UK “Real” Estate: The Isle of Portland and Nanny Diamond Fairies

The Isle of Portland and Nanny Diamond Fairies
Isle-Of-Portland.10The Isle of Portland is a limestone tied island, 6 kilometres (4 mi) long by 2.4 kilometres (1.5 mi) wide, in the English Channel. Portland is 8 kilometres (5 mi) south of the resort of Weymouth, forming the southernmost point of the county of Dorset, England. A tombolo, over which runs the A354 Road, connects it to Chesil Island and the mainland.

Portland is a central part of the Jurassic Coast, a World Heritage Site on the Dorset and east Devon coast, important for its geology and landforms. Portland stone, famous for its use in British and world architecture, including St Paul’s Cathedral and the United Nations Headquarters, continues to be quarried.

Portland Harbour, in the bay between Portland and Weymouth, is one of the largest man-made harbours in the world. Building of stone breakwaters between 1848 and 1905 formed the harbour. From its inception it was a Royal Navy base, and played prominent roles during the First and Second World Wars; ships of the Royal Navy and NATO countries exercised in its waters until 1995. The harbour is now a civilian port and popular recreation area, which will be used for the 2012 Olympic Games.

The Isle of Portland, Dorset, contains eight settlements, the largest being Fortuneswell in Underhill and Easton in Tophill. Castletown and Chiswell are the other villages in Underhill, and Weston, Southwell, Wakeham and the Grove occupy Tophill.

On the isle, near Southwell, fairies, known as “Nanny Diamonds” reportedly haunt the road. Likely, the name comes from “Nanoid,” meaning dwarf like and “Diana,” the Goddess of the Moon.

Dorset, itself, has numerous earthworks and barrows. It is believed that fairies inhabit these burial mounds. Six hillocks from the Bronze Age

The Dorset landscape would not be complete without is numerous ancient earthworks and barrows. In the past, these burial mounds were believed to be inhabited by fairies. Six hillocks, dating to the Bronze Age, can be seen from Bincombe Hill overlooking the port of Weymouth. These hills are known as the “Music Barrows.” Legend says that if one puts his ear to the top of one of the barrows at noon, he can hear the plaintive tones of fairy music.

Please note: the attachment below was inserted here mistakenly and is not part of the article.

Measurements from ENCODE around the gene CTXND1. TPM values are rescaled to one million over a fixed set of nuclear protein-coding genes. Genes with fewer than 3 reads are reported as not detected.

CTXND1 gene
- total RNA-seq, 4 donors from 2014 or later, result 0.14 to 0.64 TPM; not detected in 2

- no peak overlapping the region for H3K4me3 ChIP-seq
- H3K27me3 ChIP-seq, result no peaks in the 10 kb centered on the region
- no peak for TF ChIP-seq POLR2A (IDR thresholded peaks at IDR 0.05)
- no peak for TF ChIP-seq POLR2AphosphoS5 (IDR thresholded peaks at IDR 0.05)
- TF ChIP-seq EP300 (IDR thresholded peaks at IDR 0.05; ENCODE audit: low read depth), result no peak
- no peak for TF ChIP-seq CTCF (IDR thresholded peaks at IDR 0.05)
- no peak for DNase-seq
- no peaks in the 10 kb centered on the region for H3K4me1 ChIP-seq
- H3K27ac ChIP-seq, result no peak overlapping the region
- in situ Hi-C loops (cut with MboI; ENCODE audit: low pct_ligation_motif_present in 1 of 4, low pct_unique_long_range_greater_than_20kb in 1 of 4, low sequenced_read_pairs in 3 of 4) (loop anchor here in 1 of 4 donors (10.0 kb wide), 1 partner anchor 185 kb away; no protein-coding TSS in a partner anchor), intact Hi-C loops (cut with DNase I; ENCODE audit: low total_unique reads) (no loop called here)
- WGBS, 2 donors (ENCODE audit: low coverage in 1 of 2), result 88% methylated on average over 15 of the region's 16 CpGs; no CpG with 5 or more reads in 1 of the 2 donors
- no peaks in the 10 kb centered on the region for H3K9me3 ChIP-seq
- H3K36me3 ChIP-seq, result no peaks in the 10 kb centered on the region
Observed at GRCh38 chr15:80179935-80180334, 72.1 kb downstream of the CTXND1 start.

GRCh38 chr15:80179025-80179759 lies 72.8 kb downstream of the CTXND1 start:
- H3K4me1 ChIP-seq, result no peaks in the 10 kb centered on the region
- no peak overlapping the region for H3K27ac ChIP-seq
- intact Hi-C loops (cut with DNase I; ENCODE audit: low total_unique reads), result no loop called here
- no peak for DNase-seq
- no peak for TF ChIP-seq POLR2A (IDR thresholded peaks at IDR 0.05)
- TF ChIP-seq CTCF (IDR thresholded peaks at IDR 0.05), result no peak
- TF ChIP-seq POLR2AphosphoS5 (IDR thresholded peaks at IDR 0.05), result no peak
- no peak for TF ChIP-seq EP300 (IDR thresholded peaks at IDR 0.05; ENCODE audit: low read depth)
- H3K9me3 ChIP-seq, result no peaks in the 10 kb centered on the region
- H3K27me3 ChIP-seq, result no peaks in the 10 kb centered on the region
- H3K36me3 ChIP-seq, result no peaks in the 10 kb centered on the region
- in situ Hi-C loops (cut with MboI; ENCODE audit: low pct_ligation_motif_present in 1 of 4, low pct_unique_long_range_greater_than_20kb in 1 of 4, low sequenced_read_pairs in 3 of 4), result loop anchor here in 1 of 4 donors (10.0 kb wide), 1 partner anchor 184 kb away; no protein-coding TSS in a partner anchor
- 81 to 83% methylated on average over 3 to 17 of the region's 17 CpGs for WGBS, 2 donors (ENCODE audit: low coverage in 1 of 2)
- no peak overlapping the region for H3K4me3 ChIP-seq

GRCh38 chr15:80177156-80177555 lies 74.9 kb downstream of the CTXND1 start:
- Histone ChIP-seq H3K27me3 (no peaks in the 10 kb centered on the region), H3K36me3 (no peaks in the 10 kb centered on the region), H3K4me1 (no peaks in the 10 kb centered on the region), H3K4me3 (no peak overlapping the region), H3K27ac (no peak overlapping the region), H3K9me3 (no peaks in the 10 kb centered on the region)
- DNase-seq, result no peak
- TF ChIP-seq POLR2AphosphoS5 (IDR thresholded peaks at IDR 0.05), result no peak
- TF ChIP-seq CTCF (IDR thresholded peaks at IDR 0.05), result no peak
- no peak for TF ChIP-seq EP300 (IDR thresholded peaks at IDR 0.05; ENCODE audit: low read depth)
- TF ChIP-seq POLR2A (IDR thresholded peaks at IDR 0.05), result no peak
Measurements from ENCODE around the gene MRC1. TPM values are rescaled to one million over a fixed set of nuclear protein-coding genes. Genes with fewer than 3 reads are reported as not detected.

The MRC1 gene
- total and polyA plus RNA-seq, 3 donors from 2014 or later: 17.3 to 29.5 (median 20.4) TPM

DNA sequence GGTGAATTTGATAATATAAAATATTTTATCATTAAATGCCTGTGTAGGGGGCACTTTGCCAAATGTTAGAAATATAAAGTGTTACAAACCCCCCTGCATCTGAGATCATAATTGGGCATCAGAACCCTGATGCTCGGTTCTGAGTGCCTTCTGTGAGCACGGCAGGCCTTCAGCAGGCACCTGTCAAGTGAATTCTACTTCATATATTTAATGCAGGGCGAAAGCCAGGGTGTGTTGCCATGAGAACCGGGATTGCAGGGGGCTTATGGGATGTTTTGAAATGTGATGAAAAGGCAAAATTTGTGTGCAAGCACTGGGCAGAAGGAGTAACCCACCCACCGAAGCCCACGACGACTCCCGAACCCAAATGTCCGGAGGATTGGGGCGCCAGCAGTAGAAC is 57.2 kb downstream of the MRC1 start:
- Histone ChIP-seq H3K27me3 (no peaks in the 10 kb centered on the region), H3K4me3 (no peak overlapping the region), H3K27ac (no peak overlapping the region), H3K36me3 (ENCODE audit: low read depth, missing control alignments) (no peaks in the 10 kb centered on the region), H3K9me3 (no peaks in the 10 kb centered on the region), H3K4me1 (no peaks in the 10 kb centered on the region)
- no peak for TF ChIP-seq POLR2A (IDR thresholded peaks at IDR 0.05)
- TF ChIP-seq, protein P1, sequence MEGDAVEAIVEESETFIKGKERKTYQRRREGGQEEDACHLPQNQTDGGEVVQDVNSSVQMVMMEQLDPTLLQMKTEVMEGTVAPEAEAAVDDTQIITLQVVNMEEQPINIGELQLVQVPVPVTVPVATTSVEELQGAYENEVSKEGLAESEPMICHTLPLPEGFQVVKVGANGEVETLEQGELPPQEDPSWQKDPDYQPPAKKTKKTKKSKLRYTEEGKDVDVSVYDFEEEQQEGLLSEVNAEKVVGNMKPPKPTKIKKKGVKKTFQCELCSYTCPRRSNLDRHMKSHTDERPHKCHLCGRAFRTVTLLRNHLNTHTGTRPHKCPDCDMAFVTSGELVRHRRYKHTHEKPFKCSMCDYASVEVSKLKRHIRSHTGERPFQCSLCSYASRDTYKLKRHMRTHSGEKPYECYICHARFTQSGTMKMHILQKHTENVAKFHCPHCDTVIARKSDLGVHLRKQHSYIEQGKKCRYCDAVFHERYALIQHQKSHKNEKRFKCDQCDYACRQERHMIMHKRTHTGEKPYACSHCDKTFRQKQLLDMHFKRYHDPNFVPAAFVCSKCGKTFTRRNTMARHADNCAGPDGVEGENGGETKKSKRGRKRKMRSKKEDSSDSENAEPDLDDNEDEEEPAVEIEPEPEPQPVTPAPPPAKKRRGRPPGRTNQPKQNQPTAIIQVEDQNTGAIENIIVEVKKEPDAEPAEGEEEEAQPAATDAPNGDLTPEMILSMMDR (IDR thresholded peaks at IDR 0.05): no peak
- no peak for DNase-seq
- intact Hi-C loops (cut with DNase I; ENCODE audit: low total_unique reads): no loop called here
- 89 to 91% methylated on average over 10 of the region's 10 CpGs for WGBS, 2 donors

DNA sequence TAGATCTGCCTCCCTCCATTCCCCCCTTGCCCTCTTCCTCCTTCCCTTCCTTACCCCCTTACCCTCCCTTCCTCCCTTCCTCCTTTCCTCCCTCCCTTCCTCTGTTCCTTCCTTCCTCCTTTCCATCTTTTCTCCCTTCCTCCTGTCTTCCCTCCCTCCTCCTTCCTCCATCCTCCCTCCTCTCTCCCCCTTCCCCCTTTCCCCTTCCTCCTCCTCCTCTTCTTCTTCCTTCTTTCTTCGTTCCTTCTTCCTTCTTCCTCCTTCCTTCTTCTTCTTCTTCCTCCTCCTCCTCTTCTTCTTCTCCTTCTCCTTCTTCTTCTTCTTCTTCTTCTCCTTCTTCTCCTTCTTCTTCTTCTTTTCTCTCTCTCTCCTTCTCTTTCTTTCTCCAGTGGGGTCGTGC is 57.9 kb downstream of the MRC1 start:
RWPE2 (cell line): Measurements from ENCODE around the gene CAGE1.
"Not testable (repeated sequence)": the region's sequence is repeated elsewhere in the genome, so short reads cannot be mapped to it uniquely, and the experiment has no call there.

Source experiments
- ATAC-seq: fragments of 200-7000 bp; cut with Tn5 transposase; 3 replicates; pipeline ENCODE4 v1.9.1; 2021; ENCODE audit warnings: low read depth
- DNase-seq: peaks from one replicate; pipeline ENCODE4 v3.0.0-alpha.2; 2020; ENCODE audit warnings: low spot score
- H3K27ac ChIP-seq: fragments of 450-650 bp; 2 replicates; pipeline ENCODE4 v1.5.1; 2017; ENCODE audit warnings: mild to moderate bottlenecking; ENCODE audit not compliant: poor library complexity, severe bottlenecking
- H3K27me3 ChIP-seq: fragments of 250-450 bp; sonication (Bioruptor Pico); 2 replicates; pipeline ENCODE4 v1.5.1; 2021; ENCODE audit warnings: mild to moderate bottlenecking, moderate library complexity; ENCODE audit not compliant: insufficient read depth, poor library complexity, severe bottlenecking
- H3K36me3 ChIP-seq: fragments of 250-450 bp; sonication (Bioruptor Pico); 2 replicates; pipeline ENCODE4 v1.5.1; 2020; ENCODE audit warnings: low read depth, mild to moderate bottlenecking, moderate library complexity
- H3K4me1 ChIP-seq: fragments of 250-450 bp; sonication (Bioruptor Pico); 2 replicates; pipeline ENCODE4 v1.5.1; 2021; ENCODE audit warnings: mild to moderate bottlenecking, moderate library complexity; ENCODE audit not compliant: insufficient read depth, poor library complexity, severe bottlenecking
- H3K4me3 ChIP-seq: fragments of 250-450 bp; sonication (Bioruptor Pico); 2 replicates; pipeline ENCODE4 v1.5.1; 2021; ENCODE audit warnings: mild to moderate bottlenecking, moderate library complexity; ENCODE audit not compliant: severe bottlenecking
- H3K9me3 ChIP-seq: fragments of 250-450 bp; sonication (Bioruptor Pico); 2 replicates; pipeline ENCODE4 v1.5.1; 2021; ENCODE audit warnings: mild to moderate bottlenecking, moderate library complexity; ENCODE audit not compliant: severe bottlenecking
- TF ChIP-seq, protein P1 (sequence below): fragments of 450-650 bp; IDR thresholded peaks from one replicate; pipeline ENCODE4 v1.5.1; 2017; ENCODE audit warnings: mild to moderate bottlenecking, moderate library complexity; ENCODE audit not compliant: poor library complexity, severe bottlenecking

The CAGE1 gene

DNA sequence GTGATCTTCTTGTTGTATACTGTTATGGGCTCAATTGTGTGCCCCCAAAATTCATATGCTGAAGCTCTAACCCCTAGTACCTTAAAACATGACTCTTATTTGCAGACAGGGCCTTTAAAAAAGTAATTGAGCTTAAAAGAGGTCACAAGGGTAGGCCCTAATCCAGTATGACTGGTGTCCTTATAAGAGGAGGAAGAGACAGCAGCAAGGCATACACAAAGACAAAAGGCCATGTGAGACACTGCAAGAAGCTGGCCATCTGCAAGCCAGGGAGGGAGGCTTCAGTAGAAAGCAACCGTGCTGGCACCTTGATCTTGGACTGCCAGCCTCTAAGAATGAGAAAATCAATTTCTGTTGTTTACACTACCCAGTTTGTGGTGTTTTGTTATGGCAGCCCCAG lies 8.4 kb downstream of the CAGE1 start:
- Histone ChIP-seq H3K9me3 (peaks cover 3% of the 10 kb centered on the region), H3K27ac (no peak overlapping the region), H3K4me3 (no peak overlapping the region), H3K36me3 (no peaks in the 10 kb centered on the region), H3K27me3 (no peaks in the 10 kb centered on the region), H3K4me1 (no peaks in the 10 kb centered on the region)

The Isle of Portland was once a popular fairy haunt, but according to local legend; when the first church bell rang out over the island, all the fairies were seen fleeing in terror along the Chesil Beach and were said to have never returned. However, small fairies known as ‘Nanny Diamonds’ are still said to haunt Southwell, along the road that leads to Cheyne.

They wear short white dresses and white Phrygian hats and though they seem quite cute and friendly, they are not to be trusted, for they have the power to bring the ‘Evil Eye’ upon anyone who crosses them. They offer people forbidden fruits and promises of love and riches.

However, between noon and one of the afternoon, legends say that the Nanny Diamonds can be bribed into granting wishes. One must hide a silver coin among the nooks and crannies in the dry stone walls on either side of the road.

Isle of Portland from Ringstead Bay with Weymouth in the background

Isle of Portland from Ringstead Bay with Weymouth in the background


Parts of this post come from information found on Wikipedia and other parts on Britain Express.


About Regina Jeffers

Regina Jeffers is the award-winning author of Austenesque, Regency and historical romantic suspense.
This entry was posted in British history, customs and tradiitons, Dorset, Living in the Regency, real life tales, spooky tales and tagged , , . Bookmark the permalink.

2 Responses to UK “Real” Estate: The Isle of Portland and Nanny Diamond Fairies

  1. It seems as if there was a photograph posted at the beginning but it does not appear , I get an error message. Another top notch post Regina, I’d have loved some photographs/pictures to go with your word pcture.

    Thank you for the Christmas gift; ‘harbour, kilometres’, Mr Webster would not be amused, but I am delighted 😀

    • Got you covered, Brian… Thanks for the note. I do my posts a month in advance. Sometimes when I few the post beforehand everything looks fine, but WordPress occasionally makes “adjustments” when the post goes live.

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